Before I go on to describe a couple of examples, I’d like to note that some client's’ psychological concerns were too distressing to allow time for any exploration to their Dominican identity. However, about fifty percent of the time, when their presenting concern that session was indeed their dominicanness, I would explore their dilemma. Moreover, Dominicans are a heterogeneous group and my examples are most definitely not meant to represent all Dominicans and their issues with Dominican identity.


Created by American and Humanist Psychologist Carl Rogers, the Person-Centered perspective is both a theory of self, personality, and change, as well as a model for psychotherapy (Rogers, 1959). Through the therapist’s acceptance or unconditional positive regard, openness to experience, empathy, and genuineness, the goal in person-centered therapy is to help clients reach their self-actualizing tendency, which will be further described. In person-centered psychotherapy the client is allowed to remove masks that they may be hiding under, and become curious about what is behind the masks, and what purposes the masks serve. The client is given a safe space to share discontent, dissatisfaction, confusion, relief, realization, insight and so on and so forth. As Rogers so eloquently put it:

“He discovers how much of his life is guided by what he thinks he should be, not by what he is. Often he discovers that he exists only in a response to the demands of others, that he seems to have no self of his own, that he is only trying to think, and feel, and behave in the way that others believe he ought to think, and feel and behave” (Rogers, 1961, p. 110).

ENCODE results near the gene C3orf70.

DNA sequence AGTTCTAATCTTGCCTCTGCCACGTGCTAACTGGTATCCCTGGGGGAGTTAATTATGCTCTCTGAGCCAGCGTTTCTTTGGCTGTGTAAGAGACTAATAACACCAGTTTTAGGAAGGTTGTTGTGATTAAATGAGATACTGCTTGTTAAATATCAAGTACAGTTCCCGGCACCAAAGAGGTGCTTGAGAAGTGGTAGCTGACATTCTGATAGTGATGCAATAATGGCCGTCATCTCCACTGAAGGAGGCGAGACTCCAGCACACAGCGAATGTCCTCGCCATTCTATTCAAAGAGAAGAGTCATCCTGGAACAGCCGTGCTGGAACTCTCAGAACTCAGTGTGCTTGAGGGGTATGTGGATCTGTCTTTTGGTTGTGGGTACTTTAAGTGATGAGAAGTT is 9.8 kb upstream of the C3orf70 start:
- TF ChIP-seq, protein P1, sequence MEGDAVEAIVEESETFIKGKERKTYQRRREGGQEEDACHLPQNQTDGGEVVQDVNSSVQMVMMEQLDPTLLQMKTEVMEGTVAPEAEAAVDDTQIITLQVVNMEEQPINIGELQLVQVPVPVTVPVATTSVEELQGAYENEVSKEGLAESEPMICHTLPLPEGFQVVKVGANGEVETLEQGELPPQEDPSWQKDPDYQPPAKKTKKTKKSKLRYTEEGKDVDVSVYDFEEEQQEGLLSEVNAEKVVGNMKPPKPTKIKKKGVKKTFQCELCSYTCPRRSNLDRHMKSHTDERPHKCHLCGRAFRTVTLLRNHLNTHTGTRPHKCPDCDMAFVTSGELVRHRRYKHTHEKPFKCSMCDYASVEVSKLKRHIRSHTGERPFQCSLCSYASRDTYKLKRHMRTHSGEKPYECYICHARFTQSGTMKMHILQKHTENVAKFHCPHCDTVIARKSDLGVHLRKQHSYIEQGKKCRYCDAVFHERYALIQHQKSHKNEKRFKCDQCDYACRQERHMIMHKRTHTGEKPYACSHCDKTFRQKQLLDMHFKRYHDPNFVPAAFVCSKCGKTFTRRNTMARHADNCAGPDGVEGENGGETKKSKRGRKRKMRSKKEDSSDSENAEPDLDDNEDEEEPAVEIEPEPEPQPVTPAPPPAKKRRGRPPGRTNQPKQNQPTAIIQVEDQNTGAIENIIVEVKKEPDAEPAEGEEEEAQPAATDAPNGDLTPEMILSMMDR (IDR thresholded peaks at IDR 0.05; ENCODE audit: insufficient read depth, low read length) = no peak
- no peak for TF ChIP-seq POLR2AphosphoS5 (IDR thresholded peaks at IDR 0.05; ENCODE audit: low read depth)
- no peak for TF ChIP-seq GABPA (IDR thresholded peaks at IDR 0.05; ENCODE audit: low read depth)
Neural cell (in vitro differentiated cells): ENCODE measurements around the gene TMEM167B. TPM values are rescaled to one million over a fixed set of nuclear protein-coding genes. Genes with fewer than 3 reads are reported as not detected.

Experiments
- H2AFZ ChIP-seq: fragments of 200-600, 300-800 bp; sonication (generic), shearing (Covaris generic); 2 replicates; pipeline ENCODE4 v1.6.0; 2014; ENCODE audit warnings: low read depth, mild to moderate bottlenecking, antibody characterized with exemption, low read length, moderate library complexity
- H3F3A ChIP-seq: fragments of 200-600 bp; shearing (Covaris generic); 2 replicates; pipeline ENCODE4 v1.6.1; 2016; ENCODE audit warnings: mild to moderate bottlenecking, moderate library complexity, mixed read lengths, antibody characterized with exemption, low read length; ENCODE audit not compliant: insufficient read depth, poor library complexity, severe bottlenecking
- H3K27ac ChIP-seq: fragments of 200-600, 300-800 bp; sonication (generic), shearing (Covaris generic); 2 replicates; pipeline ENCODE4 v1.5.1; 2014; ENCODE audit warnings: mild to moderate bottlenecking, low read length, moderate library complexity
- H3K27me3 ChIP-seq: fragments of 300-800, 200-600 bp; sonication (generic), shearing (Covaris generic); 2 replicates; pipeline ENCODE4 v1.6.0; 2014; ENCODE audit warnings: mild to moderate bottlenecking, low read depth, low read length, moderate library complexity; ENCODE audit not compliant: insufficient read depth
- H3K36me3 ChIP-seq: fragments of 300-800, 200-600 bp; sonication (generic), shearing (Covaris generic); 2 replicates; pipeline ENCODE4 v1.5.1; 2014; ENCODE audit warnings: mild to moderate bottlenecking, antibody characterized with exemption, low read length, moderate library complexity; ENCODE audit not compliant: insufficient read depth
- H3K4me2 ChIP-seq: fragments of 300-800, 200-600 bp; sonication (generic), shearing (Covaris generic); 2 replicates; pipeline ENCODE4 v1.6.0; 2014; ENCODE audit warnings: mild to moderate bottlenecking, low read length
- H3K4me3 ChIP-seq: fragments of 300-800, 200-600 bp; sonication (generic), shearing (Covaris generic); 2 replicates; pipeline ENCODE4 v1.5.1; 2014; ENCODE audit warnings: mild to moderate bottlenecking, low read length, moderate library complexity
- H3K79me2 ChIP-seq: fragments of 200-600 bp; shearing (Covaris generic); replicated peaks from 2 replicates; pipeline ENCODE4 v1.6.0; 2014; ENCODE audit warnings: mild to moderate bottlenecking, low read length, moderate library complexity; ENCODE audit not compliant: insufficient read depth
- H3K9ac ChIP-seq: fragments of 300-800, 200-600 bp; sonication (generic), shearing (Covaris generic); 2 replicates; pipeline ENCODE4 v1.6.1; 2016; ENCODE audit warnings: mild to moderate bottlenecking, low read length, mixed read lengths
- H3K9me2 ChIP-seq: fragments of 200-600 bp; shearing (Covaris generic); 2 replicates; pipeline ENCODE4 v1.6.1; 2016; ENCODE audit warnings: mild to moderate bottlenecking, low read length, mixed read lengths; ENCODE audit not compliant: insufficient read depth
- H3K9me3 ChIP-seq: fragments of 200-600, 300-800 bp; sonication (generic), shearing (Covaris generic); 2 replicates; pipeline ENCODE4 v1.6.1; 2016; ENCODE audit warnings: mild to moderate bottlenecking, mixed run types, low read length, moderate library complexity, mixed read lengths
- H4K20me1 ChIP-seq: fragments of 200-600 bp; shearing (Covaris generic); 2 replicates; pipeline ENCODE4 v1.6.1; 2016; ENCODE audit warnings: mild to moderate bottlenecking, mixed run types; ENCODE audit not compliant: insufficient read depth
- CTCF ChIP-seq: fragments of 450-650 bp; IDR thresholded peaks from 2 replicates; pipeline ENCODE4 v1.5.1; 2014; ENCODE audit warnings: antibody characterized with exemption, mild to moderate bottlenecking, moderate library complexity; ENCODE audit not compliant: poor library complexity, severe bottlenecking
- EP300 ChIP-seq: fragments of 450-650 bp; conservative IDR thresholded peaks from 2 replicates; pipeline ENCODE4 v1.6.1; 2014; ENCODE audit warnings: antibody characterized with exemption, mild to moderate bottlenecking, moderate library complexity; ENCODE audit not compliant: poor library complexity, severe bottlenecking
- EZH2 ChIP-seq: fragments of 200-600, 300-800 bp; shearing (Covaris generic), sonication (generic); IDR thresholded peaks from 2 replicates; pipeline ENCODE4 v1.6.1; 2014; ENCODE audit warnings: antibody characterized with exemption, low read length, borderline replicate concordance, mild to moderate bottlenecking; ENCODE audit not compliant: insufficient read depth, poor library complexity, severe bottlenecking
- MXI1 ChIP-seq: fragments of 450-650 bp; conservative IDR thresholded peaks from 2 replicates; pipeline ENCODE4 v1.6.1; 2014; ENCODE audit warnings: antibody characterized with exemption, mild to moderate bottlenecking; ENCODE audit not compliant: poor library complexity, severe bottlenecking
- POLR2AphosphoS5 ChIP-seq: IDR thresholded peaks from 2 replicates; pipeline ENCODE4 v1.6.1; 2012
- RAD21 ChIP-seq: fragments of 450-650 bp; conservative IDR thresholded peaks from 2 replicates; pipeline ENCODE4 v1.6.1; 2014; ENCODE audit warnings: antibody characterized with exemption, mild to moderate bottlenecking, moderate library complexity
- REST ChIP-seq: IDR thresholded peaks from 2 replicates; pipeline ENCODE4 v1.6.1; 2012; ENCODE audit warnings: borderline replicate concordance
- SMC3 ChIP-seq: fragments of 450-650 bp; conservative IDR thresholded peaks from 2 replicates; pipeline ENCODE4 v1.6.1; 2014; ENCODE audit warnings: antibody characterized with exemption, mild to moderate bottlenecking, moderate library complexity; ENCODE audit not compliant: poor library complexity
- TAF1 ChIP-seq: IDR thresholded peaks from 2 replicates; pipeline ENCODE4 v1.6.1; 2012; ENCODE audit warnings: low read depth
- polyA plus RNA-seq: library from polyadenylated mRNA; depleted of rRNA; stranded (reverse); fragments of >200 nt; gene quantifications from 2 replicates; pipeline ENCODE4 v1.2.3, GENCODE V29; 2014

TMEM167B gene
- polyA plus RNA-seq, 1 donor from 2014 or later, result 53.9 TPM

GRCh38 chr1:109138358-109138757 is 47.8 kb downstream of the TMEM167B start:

There have been multiple ways that the PCA (person-centered approach) has been shown to be an effective therapeutic treatment on its own, as well as in linkage with other therapeutic models and theories, such as the cognitive sciences, mindfulness based approaches, developmental attachment theories, systems theory, positive psychology, and spirituality (Cornelius-White; Motschnig-Pitrik; Lux, Michael, 2013). Moreover, the PCA has been molded for varying populations, such as Child-Centered Play Therapy, a form of play therapy developed by Virginia Axline, an associate of Carl Rogers (Axline, 1969).


Carl Rogers on the Self and Construct of the Self

Rogers maintained that, though the self was a construct, it was a very crucial one that guided every emotion, thought, and action of the individual. He was honest when explaining his own premature reluctance to studying the self:

“Speaking personally, I began my work with the settled notion that the ‘self’ was a vague, ambiguous, scientifically meaningless term… Consequently I was slow to recognize that when clients were given the opportunity to express their problems and their attitudes in their own terms, without any guidance or interpretation, they tended to talk in terms of the self. ...It seemed clear from such expressions that the self was an important element in the experience of the client, and that in some odd sense his goal was to become his ‘real self’” (Rogers, 1959, p. 200-01).